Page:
Gastrointestinal Motility

by Thad Wilson, PhD

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    Hello! Today, we’re going to talk about GI motility. We’re going to cover a number of important topics and the first of which is to try to explain how GI motility works. And this will include three important aspects including peristalsis, slow waves, and migrating motor complexes. Then, what we’re going to do is talk about how swallowing is initiated and controlled. And finally, we will explain how gastric emptying works and how this process is regulated and controlled. So let’s go back to our GI functions and determine which ones we’re going to cover today. And that is excretion, storage, and most importantly, motility. To discuss motility, we need to go through a little bit deeper on the various layers of the GI tract. These layers go from the mucosal layer, which is the most innermost, to the serosal layer, which is the most outermost. So the nerves are going to be controlling the muscular activity, the mucosal cell or layer, then that is the layer of muscle around the mucosal layer. Then we have a couple of plexus. The Meissner plexus and the submucosal plexus. The submucosa, and this is important, this circular layer of muscle. And finally, the Auerbach complex, and the longitudinal layer. So you notice there were three different layers of muscles in the GI tract. And this will be important in being able to squeeze the GI tract together and to be able to push items along this particular tube. And of course, the final layer is the serosa. Now, how this process works is through an intricate process known as persitalsis. Now, peristalsis is a way of coordinating muscle contraction and this is smooth muscle contraction. So you’re going to use acetylcholine at the site to cause a contraction. We need to relax...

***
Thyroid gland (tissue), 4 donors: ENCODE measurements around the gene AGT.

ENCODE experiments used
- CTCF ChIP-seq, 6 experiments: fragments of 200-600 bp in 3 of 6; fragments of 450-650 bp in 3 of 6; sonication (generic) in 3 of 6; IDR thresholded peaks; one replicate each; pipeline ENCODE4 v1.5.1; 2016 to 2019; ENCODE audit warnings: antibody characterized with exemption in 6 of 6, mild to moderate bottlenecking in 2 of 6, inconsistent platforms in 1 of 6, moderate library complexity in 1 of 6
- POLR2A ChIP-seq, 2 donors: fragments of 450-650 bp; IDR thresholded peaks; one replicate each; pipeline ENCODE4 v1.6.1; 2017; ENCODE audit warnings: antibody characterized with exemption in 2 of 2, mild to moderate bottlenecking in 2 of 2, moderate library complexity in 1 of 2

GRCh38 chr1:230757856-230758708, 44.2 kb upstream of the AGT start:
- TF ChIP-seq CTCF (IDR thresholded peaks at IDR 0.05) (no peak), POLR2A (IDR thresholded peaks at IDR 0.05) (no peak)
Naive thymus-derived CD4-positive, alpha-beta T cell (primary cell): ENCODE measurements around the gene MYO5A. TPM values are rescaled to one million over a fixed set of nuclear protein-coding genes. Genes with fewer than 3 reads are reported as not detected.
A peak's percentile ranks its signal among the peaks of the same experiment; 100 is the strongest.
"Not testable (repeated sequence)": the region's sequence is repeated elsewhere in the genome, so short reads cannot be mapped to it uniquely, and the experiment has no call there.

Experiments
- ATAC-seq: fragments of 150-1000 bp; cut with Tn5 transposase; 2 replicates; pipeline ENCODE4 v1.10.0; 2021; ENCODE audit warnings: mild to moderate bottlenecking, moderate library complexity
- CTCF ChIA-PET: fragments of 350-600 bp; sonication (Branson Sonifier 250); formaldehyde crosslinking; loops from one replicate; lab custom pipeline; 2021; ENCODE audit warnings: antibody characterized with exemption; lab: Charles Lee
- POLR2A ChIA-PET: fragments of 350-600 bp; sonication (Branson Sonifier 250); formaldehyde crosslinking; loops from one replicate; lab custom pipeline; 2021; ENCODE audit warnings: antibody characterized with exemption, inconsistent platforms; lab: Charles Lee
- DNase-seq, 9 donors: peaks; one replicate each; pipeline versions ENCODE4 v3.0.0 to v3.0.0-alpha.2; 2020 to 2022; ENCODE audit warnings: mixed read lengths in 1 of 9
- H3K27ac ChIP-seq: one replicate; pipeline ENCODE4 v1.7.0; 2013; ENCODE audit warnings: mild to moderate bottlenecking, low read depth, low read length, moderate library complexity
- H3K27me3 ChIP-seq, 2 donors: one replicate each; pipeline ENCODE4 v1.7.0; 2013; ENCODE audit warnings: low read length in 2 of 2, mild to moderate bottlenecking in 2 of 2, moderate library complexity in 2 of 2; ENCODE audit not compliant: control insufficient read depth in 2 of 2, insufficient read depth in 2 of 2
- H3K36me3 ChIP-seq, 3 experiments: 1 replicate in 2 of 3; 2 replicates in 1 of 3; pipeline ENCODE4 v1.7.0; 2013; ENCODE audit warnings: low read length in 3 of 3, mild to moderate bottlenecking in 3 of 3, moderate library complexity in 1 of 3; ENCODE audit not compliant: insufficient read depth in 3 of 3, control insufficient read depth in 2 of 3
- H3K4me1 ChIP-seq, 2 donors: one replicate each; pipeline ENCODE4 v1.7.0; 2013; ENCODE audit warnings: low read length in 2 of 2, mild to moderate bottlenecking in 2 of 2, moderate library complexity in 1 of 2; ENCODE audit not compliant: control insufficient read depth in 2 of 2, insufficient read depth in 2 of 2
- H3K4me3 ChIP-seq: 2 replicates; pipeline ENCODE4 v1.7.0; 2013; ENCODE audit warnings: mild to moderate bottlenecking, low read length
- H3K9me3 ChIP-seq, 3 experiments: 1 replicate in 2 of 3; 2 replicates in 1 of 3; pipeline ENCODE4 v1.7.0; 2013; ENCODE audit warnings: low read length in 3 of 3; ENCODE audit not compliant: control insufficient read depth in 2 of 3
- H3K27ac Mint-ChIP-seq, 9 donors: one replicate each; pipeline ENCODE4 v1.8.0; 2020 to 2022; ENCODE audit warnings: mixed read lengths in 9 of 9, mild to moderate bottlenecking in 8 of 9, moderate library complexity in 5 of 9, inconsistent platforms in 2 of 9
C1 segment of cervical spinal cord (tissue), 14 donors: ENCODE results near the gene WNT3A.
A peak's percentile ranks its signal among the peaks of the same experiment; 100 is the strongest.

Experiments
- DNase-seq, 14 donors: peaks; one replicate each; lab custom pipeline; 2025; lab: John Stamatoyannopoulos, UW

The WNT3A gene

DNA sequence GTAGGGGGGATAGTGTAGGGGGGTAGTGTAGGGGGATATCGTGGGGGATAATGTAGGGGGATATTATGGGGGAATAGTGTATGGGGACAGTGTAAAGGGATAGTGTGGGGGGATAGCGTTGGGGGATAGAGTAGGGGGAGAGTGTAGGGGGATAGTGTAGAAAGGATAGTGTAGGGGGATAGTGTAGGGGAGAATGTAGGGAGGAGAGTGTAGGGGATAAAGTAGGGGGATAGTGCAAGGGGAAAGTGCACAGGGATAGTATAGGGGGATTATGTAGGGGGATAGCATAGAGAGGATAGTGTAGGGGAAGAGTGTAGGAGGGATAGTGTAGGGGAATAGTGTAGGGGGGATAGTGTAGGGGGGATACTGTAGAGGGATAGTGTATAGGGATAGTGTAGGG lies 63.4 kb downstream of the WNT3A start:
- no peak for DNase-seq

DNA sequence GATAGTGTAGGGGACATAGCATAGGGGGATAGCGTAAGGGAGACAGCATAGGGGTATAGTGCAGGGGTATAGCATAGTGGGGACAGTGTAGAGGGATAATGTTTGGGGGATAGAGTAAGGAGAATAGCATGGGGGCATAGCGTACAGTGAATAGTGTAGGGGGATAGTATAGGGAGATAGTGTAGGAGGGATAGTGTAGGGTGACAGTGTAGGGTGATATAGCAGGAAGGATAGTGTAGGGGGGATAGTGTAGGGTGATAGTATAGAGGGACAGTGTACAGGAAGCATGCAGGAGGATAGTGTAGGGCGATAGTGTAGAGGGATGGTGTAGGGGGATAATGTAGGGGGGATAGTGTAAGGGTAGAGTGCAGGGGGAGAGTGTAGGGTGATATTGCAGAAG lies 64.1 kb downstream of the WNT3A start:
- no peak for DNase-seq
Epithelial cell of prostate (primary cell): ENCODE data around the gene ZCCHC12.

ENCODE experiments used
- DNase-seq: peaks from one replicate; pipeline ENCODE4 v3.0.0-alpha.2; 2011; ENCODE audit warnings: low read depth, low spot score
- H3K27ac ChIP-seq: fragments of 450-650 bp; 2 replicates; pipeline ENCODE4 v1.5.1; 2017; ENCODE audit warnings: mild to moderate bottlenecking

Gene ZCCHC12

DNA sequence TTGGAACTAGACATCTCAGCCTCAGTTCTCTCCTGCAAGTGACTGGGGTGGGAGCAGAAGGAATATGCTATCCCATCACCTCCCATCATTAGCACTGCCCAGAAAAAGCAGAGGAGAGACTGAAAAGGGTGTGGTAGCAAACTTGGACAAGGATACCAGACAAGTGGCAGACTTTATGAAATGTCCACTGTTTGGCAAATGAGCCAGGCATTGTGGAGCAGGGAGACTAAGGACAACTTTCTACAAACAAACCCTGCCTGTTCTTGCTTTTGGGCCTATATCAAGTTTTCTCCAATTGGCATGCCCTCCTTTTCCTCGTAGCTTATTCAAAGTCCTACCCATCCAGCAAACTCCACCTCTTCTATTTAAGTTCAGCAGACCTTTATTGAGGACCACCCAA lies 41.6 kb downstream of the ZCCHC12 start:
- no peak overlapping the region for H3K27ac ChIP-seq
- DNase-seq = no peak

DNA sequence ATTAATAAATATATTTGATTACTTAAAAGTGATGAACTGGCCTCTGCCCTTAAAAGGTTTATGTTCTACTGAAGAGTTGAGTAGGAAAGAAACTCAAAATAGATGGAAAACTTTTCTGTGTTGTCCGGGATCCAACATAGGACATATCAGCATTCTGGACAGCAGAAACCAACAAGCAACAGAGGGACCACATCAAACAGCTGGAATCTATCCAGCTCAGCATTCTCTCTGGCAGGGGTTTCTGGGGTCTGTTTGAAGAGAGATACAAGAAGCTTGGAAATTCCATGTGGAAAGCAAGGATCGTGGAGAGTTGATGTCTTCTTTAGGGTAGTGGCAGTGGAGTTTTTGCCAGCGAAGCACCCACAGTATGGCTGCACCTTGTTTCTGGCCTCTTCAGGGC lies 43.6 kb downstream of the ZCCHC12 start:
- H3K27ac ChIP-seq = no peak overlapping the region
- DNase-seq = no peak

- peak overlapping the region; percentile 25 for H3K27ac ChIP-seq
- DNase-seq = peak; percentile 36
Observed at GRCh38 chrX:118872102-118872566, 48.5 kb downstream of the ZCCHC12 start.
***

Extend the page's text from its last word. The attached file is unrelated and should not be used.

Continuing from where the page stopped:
About the Lecture

    The lecture Gastrointestinal Motility by Thad Wilson, PhD is from the course Gastrointestinal Physiology. It contains the following chapters:

    • Gastrointestinal Motility
    • Swallowing
    • Gastric Motility
    • Intestinal Motility
    • Slow Waves
    • Learning Outcomes

    Included Quiz Questions

    1. Acetylcholine
    2. Nitric oxide
    3. Vasoactive intestinal peptide
    4. Enkephalin
    1. carbohydrates
    2. proteins
    3. nucleic acids
    4. fats
    1. Small intestine
    2. Esophagus
    3. Stomach
    4. Large intestine

    Author of lecture Gastrointestinal Motility

     Thad Wilson, PhD

    Thad Wilson, PhD

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    By Eda D. on 01. March 2017 for Gastrointestinal Motility

    easy to understand, clear explanations. Couldn't decide details were enough or not.